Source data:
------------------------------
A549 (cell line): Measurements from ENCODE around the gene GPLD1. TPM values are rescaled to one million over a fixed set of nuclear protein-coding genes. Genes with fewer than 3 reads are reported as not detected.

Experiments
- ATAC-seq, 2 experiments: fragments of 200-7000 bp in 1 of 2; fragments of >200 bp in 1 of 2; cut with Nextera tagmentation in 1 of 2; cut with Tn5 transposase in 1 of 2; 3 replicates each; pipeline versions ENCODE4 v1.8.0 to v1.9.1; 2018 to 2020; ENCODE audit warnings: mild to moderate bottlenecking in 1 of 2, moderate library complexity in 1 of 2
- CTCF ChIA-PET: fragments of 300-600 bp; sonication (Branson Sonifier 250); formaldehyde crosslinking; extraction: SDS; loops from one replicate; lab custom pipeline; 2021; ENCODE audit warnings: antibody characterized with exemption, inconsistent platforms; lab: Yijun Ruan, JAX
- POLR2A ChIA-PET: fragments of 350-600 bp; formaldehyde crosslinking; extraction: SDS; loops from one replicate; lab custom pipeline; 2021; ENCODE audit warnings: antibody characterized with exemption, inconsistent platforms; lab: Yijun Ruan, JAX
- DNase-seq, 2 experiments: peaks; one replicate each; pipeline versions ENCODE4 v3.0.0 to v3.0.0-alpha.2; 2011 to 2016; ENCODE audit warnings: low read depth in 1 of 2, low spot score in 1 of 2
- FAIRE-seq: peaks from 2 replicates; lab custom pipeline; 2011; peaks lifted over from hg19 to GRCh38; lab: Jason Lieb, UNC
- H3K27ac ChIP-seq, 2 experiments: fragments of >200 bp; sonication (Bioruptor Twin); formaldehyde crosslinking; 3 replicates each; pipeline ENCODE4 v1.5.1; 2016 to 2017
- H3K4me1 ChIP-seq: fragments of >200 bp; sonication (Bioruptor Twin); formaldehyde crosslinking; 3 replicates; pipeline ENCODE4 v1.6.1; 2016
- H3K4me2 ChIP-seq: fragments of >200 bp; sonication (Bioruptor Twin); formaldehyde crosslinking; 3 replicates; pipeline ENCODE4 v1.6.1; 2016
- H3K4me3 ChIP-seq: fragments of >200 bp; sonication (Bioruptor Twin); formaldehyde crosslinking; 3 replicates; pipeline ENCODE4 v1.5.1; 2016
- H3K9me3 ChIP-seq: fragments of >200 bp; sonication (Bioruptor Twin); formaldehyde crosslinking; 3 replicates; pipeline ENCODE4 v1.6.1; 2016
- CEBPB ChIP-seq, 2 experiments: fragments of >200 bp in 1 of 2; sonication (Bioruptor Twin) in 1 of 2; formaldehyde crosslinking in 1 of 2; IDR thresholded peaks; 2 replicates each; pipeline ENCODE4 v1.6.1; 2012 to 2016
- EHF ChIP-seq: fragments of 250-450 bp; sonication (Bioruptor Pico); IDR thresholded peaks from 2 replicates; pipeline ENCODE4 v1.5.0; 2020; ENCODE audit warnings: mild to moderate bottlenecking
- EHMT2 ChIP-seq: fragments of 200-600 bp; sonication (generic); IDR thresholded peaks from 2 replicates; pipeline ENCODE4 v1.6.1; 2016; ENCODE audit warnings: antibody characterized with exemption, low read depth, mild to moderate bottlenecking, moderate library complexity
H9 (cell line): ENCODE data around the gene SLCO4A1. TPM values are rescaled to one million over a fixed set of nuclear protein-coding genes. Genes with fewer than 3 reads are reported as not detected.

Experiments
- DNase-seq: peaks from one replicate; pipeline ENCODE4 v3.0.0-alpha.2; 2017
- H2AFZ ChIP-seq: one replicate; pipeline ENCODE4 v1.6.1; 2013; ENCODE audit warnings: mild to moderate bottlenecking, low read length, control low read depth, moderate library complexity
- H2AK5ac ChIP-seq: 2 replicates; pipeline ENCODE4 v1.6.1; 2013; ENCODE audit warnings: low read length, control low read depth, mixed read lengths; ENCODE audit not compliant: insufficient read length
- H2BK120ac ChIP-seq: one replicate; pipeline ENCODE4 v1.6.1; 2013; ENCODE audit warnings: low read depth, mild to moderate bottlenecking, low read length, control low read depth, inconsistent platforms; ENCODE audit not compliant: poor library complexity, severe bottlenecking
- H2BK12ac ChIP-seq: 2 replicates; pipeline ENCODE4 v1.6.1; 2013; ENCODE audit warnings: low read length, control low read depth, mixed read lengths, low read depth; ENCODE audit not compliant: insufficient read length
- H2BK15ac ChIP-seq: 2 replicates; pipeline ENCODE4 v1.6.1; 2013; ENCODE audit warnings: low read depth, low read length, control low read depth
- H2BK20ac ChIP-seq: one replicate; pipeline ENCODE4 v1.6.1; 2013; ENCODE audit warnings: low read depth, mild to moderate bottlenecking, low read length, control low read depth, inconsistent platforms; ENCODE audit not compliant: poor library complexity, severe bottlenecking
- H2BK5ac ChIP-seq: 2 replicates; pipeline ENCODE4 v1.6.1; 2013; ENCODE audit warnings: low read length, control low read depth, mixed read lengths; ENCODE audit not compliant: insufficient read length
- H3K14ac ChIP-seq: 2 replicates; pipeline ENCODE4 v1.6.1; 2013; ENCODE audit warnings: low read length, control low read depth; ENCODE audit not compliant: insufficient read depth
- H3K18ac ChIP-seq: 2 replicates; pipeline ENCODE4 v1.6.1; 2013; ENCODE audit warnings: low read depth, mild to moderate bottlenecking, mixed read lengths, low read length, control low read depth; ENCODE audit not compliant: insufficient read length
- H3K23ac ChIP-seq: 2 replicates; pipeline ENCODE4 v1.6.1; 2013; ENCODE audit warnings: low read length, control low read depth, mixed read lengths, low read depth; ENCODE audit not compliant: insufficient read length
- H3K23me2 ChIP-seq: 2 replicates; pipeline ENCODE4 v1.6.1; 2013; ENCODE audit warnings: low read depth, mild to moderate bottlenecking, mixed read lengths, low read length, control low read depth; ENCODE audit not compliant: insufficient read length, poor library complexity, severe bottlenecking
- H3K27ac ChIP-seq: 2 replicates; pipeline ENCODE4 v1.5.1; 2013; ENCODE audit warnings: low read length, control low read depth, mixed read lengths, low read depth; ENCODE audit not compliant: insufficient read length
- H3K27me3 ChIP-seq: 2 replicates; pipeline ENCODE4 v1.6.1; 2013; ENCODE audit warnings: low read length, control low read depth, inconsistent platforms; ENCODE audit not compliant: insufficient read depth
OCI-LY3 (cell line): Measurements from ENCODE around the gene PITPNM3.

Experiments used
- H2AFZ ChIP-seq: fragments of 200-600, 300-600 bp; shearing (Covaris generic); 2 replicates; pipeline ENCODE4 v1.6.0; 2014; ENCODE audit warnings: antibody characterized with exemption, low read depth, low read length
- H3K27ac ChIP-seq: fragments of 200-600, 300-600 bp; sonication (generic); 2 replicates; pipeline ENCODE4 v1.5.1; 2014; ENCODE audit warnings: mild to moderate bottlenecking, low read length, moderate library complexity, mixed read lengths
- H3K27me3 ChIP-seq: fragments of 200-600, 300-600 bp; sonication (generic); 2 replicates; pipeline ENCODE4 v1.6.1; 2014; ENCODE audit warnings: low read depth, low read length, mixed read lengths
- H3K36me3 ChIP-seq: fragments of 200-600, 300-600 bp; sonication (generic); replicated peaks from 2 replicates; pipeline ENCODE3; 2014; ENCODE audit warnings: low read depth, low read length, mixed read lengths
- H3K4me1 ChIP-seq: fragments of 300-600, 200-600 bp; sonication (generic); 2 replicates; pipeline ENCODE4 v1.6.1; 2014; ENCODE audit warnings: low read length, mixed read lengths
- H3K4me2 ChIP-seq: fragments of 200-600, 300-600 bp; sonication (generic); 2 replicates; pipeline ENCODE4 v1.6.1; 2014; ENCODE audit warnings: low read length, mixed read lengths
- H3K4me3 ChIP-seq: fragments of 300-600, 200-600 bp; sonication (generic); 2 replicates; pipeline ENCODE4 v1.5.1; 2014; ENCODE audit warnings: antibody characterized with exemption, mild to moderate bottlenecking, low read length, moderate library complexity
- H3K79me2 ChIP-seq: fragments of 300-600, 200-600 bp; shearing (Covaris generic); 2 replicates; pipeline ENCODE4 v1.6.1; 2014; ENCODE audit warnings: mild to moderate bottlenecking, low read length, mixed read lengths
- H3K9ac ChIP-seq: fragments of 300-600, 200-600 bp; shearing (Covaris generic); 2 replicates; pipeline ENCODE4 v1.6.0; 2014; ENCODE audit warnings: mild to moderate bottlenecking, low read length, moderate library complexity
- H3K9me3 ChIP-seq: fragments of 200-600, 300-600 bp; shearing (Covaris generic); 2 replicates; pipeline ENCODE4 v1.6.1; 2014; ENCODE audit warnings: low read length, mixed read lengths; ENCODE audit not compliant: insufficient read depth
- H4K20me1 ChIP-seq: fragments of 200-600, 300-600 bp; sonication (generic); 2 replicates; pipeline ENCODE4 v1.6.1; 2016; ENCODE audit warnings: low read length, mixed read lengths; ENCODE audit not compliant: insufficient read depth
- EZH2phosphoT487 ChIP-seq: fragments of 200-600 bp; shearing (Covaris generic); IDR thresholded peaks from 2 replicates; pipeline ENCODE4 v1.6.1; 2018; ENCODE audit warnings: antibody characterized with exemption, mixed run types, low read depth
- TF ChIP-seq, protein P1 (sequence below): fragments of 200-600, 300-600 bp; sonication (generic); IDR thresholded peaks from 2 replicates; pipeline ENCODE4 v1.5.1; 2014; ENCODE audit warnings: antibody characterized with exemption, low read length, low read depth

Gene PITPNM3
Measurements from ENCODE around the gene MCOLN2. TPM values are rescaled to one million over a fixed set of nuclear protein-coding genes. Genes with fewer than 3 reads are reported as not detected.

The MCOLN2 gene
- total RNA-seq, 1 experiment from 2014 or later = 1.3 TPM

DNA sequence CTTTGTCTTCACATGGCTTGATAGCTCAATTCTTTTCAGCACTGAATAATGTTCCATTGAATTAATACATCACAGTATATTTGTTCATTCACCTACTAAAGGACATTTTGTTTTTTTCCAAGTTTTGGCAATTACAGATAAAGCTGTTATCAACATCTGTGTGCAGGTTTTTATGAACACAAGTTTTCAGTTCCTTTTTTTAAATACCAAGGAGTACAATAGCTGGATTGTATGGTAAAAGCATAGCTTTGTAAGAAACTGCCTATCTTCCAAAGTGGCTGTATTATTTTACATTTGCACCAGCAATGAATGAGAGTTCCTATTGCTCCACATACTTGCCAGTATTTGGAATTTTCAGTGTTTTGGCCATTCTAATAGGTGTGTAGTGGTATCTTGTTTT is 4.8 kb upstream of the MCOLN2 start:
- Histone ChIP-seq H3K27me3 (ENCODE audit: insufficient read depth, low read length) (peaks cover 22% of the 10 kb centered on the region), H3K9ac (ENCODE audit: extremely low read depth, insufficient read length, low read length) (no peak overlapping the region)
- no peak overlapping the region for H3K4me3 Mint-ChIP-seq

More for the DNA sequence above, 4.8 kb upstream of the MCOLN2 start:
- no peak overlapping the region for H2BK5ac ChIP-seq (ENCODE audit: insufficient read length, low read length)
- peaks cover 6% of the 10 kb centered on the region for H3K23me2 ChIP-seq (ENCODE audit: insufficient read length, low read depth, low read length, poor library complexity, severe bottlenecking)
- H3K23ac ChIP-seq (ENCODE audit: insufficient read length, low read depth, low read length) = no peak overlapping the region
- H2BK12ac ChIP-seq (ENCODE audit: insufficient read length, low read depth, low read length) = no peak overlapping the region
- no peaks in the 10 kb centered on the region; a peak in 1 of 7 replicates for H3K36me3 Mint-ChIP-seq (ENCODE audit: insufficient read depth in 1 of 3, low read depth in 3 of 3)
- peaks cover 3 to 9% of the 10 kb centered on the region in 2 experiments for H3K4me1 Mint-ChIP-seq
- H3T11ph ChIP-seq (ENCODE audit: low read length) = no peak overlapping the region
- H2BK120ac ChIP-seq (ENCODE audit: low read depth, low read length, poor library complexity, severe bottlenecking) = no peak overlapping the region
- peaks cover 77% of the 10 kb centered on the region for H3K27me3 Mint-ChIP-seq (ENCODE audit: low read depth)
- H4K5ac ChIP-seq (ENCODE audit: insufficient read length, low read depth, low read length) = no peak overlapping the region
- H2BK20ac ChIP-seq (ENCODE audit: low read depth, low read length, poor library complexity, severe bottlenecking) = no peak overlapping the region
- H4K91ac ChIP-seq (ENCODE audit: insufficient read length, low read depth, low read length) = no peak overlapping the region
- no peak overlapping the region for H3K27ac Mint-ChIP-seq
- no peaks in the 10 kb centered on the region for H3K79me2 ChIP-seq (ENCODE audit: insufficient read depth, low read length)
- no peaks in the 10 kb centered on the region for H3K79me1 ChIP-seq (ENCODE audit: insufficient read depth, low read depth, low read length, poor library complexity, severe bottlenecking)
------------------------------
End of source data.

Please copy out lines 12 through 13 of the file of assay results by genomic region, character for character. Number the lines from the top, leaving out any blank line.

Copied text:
- H3K9me3 ChIP-seq: fragments of >200 bp; sonication (Bioruptor Twin); formaldehyde crosslinking; 3 replicates; pipeline ENCODE4 v1.6.1; 2016
- CEBPB ChIP-seq, 2 experiments: fragments of >200 bp in 1 of 2; sonication (Bioruptor Twin) in 1 of 2; formaldehyde crosslinking in 1 of 2; IDR thresholded peaks; 2 replicates each; pipeline ENCODE4 v1.6.1; 2012 to 2016